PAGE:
Their set was packed with a selection of songs from north and south of the country, always chosen with a variation of tune or words to delight the discerning traditional music audience. There were so many notable songs from the duo it is hard to pick one from the bunch but their performance of ‘The female highwayman’ was excellent and reflected Gordon Hall’s much loved rendition without being a parody which could so easily happen in the hands of less sensitive performers. Laura accompanied some songs on concertina and cello, whilst Ted accompanied Laura on banjo and guitar for many of the songs, but also added gentle vocal harmonies to a number of her songs, notably Frank Hinchliffe’s ‘The Golden Glove’, to subtle effect. Well-known songs such as ‘The Manchester Angel’ and the Coppers’ ‘Shepherd of the Downs’ sounded fresh in these performances. All lovely stuff.
A spirited set of tunes from the evening’s ‘pit band’ (Pete Coe, Steve Harrison, Johnny Adams, and Andy Day) opened proceedings. Pete Coe gave us two songs during the evening. On the first song he was accompanied by Steve and Johnny for his brilliant version of Spanish Lady which he sang in memory of Al O’Donnell (who passed away recently) from their days together at Cheltenham folk Club back in the 1970s. Later in the evening, Pete sang the seasonal soul-caking song ‘Welcome Cold November’ a very poignant recollection of his childhood in Cheshire, ‘Soul-caking’ round the streets of Northwich. Chris Coe showed yet again her mastery of the classic ballad form by singing ‘The wife of Usher’s Well’. Sue Burgess regaled us with ‘ Blue-eyed Sally’ and Sue van Gaalen sang her version of a ‘Died for Love’ ballad. Alice Jones also sang a traditional song ‘The Cruel Mother’. All added to the evening’s sense of songs well chosen for the occasion, some reflecting the approach of Halloween. For the fashionistas amongst you, Alice’s dress was printed with lurid spooky monsters! Annie Dearman and Steve Harrison dug into their back repertory for ‘The Besom Maker’ and their anglicised version of ‘The Roving Ploughboy’ with words taken from Robert Burns and tune from Jane Turriff, both accompanied on melodeon. The audience were invited by a very welcome guest floor singer, Terry Evans to sing along with her in Tim Hardin’s ‘Reason to believe’, proving just how well known and much loved the song is, whilst accompanying herself admirably on concertina.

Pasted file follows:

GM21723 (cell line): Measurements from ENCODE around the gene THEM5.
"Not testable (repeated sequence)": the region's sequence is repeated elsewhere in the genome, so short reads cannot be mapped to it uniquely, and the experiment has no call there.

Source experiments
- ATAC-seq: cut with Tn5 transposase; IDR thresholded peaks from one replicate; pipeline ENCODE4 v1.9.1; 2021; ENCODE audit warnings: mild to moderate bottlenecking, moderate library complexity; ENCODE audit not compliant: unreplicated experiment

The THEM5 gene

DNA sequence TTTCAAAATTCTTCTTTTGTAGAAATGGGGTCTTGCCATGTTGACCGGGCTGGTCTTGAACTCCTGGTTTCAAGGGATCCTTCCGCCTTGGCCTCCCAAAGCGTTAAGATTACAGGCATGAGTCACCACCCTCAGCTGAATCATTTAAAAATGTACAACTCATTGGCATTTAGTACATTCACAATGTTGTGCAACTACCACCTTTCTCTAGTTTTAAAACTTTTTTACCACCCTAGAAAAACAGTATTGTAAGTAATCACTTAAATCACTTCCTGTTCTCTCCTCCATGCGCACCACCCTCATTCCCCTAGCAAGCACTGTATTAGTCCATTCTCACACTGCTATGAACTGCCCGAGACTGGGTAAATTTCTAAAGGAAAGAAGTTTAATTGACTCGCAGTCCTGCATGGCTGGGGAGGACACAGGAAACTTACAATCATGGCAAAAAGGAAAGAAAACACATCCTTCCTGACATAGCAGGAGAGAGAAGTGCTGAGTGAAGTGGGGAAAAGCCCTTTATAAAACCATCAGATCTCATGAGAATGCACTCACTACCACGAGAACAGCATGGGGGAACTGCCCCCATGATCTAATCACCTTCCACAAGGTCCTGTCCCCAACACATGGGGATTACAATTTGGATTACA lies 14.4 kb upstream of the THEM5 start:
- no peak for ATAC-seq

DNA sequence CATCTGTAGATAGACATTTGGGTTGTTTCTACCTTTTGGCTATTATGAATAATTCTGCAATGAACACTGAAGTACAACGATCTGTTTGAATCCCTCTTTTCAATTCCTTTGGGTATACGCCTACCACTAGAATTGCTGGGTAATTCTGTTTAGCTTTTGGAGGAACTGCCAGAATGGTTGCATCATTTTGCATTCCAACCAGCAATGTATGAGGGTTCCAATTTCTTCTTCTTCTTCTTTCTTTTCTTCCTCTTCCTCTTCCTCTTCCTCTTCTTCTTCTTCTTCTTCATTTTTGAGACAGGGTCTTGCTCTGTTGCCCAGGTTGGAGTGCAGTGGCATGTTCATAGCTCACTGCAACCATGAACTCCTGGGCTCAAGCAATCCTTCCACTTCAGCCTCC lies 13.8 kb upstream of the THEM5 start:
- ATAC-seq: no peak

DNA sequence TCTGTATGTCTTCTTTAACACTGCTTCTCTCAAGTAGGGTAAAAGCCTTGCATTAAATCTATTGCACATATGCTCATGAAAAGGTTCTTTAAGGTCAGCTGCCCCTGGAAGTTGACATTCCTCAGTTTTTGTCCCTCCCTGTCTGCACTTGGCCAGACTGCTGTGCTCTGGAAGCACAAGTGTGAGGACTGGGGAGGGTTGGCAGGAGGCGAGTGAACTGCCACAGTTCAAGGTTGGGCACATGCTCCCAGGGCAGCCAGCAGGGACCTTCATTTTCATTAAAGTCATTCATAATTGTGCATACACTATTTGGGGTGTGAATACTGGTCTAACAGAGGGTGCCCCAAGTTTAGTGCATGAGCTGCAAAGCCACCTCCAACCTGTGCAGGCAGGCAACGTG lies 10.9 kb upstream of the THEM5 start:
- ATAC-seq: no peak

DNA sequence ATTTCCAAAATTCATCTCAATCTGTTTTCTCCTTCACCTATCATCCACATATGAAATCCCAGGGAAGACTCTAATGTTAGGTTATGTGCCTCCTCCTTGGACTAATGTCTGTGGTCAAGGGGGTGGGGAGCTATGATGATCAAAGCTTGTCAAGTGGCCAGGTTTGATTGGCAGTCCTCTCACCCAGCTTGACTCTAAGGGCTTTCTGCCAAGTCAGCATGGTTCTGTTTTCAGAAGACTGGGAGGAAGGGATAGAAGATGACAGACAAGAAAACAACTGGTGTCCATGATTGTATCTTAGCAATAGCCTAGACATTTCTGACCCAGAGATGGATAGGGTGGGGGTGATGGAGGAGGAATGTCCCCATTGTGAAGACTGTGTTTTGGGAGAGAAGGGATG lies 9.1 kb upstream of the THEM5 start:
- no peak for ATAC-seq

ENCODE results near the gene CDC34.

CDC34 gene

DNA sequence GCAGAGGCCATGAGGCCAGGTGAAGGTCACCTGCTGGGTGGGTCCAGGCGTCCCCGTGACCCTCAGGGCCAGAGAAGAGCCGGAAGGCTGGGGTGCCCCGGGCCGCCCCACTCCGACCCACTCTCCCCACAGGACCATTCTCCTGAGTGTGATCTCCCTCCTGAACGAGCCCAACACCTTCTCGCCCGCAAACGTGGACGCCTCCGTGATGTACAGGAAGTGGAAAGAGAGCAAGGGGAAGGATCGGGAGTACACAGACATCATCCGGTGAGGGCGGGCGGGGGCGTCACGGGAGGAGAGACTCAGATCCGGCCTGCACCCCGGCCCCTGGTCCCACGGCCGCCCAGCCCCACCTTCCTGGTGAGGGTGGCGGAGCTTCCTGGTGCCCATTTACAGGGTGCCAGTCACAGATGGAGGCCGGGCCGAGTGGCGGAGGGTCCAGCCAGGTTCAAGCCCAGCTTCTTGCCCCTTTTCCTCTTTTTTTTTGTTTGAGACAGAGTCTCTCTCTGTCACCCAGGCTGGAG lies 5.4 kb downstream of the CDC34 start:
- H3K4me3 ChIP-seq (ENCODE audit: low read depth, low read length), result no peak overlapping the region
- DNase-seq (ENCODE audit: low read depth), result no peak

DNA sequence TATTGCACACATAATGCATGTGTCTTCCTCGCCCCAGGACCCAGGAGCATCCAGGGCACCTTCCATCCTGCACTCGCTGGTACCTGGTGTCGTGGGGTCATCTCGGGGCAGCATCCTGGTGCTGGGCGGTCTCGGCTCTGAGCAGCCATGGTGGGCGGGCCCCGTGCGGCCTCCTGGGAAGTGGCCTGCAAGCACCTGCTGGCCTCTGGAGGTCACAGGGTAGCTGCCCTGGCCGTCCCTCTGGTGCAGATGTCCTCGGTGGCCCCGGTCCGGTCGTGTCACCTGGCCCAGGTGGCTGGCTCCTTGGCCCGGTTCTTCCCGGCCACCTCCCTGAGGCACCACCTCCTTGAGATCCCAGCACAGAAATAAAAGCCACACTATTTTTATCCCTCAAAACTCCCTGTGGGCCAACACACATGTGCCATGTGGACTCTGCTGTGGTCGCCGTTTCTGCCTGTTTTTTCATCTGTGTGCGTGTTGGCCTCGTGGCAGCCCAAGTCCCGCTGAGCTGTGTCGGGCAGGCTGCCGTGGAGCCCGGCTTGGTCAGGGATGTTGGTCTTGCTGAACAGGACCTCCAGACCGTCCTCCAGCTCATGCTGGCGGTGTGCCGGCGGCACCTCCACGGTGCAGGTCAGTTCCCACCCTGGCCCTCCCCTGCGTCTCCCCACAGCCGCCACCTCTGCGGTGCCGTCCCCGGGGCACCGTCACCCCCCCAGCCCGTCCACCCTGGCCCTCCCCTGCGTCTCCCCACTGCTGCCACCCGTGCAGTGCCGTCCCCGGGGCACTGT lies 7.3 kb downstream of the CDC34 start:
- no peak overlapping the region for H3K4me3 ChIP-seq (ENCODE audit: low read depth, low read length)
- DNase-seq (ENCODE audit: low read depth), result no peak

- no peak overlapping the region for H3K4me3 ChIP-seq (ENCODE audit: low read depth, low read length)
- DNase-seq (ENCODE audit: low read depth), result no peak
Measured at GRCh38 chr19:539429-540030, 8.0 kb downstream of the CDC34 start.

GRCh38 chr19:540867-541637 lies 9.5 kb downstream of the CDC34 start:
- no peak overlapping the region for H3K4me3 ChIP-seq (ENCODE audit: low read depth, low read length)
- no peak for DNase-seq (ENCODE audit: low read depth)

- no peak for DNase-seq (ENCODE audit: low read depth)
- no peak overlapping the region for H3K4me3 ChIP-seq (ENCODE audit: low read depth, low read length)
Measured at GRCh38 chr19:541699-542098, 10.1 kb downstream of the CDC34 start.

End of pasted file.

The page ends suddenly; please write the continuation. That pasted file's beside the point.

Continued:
How lucky we are to have so many people able to create such a great atmosphere at our club.
Ryburn Longsword is 21 years old this year! On Saturday 24 October members past and present enjoyed a party in Ripponden with mass longsword displays, dancing to the Black Box Band, and lots of cakes.
Here’s to the next 21 years!
Nic and Joe Jones at the R3S Folk Club 30 September 2015